by Todd Johnson
Keegan-Michael Key and Jordan Peele are striking all of the right comedic chords for Comedy Central.
The cable network just renewed their hit sketch series Key & Peele for a fourth season. This week, a Deadline report revealed the the two are working with producer Judd Apatow on a movie project for Universal Pictures.
Key and Peele’s sketches, which spoof everything from freestyle rap battles to slave auctions, haveattracted more than 400 million views on YouTube.
“We’re in a very interesting, rarified position right now,” Key said of the show’s success both on cable and online. “We’re not even sure exactly where we fit in that picture, but we’re in the middle of it. We’re in the middle of it. We’re right in between these two worlds. We don’t know how it’s going to merge, how it’s going to meld or what the next incarnation is – but it’s exciting.”
Peele said their experience together performing on Fox’s MAD TV helped prepare them in many ways for their time on Comedy Central. YouTube popularity wasn’t really a ‘thing’ then, like it is now.
“The cool thing about the online success is that people have kind of a more personal relationship with us,” Peele said. “There’s something about watching something online that feels more intimate…where as TV has more of an ‘event, communal’ [feeling].”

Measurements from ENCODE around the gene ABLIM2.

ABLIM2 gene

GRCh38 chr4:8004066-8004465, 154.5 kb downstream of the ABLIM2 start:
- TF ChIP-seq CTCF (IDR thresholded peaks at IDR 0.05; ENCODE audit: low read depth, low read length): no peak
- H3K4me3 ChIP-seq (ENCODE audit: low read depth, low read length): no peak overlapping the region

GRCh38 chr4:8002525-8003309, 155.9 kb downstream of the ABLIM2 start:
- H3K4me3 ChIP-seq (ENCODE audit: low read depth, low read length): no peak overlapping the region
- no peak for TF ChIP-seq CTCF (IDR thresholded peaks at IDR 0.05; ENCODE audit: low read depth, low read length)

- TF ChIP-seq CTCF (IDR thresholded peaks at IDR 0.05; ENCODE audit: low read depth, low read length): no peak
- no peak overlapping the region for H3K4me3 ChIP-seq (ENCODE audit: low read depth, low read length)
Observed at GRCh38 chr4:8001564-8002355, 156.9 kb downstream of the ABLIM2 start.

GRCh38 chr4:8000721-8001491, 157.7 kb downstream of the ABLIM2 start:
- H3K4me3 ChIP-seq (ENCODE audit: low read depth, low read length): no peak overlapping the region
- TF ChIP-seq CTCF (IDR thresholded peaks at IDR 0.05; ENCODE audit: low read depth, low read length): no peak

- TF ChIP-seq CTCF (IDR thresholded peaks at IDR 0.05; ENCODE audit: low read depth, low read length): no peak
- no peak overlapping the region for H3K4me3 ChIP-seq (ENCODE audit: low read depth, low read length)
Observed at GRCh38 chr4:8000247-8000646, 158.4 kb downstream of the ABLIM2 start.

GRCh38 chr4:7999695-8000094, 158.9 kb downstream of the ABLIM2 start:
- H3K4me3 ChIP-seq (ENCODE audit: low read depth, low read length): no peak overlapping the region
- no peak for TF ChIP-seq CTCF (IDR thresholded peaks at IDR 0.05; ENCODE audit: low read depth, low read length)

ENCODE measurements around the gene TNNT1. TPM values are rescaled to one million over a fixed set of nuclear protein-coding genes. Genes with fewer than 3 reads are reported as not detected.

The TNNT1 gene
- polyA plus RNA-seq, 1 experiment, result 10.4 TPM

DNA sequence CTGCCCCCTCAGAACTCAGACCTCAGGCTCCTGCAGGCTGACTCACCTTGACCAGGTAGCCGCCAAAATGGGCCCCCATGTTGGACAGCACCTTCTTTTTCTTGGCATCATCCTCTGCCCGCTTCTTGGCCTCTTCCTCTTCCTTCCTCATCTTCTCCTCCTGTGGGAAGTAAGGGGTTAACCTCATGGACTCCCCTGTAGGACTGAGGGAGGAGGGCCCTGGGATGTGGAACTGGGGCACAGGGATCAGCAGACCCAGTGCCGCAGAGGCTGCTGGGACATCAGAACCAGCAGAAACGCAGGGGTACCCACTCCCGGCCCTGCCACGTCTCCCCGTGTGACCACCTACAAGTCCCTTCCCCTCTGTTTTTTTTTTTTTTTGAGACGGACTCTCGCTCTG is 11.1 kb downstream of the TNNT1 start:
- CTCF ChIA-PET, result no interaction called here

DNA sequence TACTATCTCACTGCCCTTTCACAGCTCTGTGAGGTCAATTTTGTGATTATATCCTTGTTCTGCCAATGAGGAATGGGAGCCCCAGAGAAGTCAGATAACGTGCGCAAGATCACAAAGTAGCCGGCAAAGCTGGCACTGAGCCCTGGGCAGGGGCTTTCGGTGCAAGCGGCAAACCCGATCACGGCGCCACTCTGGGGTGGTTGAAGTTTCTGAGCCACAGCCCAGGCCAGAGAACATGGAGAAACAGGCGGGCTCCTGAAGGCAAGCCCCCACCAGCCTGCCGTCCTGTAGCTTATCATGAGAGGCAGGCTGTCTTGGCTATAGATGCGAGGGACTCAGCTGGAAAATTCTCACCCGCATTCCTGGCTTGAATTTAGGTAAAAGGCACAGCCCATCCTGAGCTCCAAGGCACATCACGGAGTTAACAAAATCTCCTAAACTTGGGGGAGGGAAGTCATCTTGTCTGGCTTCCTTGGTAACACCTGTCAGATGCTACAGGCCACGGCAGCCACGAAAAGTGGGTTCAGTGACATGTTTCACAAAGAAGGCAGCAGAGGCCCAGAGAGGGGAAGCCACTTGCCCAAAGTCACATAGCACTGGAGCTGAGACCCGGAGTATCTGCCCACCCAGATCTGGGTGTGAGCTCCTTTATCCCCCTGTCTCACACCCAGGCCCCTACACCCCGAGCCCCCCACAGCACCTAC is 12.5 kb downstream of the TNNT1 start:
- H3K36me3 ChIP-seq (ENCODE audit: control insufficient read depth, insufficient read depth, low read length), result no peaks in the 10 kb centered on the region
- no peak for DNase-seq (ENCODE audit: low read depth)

Key and Peele also weighed in on the lack of black female comedians on NBC’s Saturday Night Live. In September, SNL cast member Jay Pharaoh said his show needed to “pay attention” to this issue and “follow up” on their efforts to pursue black women for the show.
Fellow SNL cast member Kenan Thompson attributed the lack of diversity to show producers being unable to find black women who are “ready” during auditions.
“It’s clearly apparent that it’s lacking [diversity],” Key said. “It seems to me that that would be to your detriment because there’s another whole part of the mosaic that could be woven into your show and explored. And if you don’t do it, then it’s like your neglecting an avenue that could reap benefits for you.”
Peele agreed and said the duo knows black women who are as “ready as anybody” to be on SNL.
“Granted, sketch and improv is a white-male dominated field,” Peele said. “At the same time, we know a lot of black females that we would consider ready – as ready as anybody.”
And then Key and Peele named some names:
“Regardless of skin [color] or gender, these women are just some of the funniest people we know,” Peele added.
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